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Dawit Lemma

Addis Ababa:


Straight out of Africa

Continuing his series of articles on business aviation in Africa, Dawit Lemma, MD and Founder of Krimson Aviation, reveals what he’s learned from working through the pandemic.



Pandemic Lessons

As the world begins to emerge from the lockdown we have been reviewing our contribution to the COVID19 operations. Interestingly our movements in Addis Ababa have not dropped significantly, however the motivations for flying have been different.

There have been less business and intra-governmental flights - the presence of the African Union in Addis Ababa drives many of these - we have been supporting more medevac (predominantly for patients suffering from non-COVID medical conditions) cargo and diplomatic flights, as well as technical and crew rest stops all of which have been allowed to continue. In fact, repatriation flights currently represent most of our movements.

These have been stimulated by the presence of a large number of ex-pats living in Addis, again the African Union contributes to this. Addis Ababa Bole International Airport is also one of the few airports in Africa where commercial flights have been operating continuously, our national carrier Ethiopian Airlines continued to fly to 30 destinations supporting emergency cargo, and the return of families to their loved ones. We are proud to have played our part in this too.

Dawit Lemma oversees an aircraft turn around.

Dawit Lemma oversees an aircraft turn around.

The experience has highlighted to Krimson the value that the combination of commercial and business aviation flights delivers to the continent. The business aviation flights, often on smaller aircraft carrying passengers from difficult to access locations, fly into Addis, here they are met by ground handling and trip planners who guide crew to rest, and passengers to commercial repatriation flights. Its interlining at its most effective.

We’ve also learned that we are a hugely adaptable team. Not all landing permits and administrative paperwork in general is created equal across the continent. What is acceptable one day in one nation, may change another day in the same country. Add to this the evolving COVID-19 situation and you can imagine the complexity of handling what is essentially a simple flight.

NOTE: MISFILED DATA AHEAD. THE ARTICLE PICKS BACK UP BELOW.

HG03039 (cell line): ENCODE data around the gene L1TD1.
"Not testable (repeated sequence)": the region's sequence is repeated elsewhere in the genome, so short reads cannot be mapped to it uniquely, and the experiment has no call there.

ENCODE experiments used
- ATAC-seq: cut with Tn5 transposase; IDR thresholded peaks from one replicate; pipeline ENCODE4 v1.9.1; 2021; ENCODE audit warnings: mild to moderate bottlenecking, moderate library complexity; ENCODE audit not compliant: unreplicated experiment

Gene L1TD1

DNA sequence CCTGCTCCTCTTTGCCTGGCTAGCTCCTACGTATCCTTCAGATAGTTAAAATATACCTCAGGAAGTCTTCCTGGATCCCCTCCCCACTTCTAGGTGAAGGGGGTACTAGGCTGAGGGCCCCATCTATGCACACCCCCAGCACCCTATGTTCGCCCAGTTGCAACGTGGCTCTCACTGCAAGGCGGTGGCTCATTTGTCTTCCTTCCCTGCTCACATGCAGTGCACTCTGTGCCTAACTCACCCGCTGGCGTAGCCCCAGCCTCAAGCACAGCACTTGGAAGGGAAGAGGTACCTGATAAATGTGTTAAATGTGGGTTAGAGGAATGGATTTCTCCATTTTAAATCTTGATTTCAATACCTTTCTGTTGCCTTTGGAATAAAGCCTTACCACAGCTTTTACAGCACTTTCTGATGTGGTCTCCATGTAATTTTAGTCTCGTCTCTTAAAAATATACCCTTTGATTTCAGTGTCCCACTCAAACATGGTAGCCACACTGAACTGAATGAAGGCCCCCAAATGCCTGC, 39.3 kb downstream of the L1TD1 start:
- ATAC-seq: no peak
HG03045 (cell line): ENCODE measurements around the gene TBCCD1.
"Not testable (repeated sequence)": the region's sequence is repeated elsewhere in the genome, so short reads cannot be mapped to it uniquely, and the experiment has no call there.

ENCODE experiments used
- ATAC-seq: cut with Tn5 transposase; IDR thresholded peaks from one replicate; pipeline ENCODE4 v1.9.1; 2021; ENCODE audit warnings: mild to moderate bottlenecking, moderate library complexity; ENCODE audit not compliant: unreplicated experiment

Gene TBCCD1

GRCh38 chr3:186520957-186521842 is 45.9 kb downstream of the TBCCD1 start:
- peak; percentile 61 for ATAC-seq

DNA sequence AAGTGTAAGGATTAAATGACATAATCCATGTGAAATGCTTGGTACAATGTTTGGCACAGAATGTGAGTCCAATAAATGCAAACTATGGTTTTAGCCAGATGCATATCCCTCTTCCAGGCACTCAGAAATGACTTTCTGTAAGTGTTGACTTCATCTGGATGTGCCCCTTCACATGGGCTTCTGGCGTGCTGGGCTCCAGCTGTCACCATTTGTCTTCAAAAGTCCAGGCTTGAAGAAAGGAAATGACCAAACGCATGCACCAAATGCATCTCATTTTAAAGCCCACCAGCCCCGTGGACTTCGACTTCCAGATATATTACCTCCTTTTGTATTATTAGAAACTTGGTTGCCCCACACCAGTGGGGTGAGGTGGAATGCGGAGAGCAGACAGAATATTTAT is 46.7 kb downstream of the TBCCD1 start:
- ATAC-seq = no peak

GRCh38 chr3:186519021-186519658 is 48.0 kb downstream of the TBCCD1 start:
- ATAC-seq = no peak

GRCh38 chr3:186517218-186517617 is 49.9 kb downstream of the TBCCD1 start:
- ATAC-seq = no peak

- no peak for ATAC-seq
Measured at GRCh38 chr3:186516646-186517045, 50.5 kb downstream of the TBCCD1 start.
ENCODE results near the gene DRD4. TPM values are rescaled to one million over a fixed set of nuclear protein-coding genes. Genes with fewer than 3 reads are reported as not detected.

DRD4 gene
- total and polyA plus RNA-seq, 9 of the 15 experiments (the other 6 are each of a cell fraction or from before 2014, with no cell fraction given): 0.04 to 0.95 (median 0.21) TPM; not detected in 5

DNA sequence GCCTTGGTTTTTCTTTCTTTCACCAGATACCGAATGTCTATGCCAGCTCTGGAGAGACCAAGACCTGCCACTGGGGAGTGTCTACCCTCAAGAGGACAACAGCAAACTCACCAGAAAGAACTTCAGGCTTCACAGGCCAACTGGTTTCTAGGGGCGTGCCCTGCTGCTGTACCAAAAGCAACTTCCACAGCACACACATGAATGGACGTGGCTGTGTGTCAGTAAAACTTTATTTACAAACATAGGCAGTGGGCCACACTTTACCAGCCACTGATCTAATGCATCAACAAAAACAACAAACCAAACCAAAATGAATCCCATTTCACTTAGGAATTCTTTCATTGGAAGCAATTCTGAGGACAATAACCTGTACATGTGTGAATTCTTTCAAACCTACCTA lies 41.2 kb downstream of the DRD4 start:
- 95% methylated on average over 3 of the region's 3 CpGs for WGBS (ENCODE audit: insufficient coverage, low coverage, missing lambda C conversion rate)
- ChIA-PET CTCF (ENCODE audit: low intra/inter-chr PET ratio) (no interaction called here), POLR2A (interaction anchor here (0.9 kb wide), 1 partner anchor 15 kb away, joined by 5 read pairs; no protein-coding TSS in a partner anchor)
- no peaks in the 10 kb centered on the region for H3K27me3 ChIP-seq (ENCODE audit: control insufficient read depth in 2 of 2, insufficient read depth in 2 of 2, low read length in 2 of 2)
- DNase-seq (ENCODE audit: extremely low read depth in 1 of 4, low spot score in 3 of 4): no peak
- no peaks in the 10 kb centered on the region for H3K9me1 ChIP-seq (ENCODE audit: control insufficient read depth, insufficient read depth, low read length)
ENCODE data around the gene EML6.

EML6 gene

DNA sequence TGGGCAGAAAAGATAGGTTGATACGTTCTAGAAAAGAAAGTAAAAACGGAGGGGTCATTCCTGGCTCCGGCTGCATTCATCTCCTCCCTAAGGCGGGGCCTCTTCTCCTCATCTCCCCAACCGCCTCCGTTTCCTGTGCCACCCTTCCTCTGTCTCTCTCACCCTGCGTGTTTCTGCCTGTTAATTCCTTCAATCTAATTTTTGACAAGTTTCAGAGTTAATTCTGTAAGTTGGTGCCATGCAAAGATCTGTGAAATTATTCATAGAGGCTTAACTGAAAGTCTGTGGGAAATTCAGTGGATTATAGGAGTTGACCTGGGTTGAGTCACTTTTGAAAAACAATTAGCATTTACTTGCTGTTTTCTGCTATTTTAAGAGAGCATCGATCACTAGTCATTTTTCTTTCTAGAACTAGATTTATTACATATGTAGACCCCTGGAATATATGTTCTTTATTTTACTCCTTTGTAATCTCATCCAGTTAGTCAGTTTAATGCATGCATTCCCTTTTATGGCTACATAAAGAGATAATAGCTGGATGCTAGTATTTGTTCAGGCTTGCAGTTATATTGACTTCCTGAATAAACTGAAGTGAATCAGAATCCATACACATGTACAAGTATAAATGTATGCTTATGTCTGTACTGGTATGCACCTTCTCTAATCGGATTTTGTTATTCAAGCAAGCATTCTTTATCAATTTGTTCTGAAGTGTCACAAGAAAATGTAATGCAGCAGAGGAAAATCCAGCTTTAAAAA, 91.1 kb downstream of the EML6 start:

Practical logistics became much more complicated. As a corollary, other nations have stepped up and implemented online processes which we anticipate will remain in place as we move to the other side of the pandemic. We have extensive local, cultural knowledge and understand how to make things happen in Africa, but this has truly tested us to our limits. At no point did my team give up and were happy to sacrifice peaceful sleep for chaotic airport scenarios.

We have also forged relationships with many new contacts at significant destinations around the globe. Just like us, they were trying to manage a constantly changing situation, we did this better when we co-operated not competed. Just as the globe was united by the pandemic, so our industry pulled together to support each other.

Krimson team coordinating flights

Krimson team coordinating flights

With our extended network, strengthened ability to think on our feet, diverse flight management experience, and improved knowledge of cargo, diplomatic and repatriation flights, as well as an enhanced ability to seamlessly interline commercial and business aviation, we are even better positioned to support the industry as the world begins to fly again. We anticipate that the principal business hubs will be the first to see the return of international executives, and potentially many more of them optimising the benefits of business aviation.

Ironically the pandemic may be responsible for raising the profile of business aviation in Africa where it is still perceived to be the domain of the fat cats, dogmatic dictators and corrupt officials. We’ve been able to provide vital support and I hope that as we return our changed world, its value will be better understood.

Zoom-like technology may replace travel for now, but we’ve learned from the pandemic lockdown it is a human need to be with other humans. As passenger confidence is restored and new standard operating procedures are introduced we look forward to supporting our existing and new clients, and ensuring they have the freedom to fly once more.





















"We have forged relationships with many new contacts at significant destinations around the globe.

"Just like us, they were trying to manage a constantly changing situation, we did this better when we co-operated not competed."












































































































BlueSky Business Aviation News | 11th June 2020 | Issue #561



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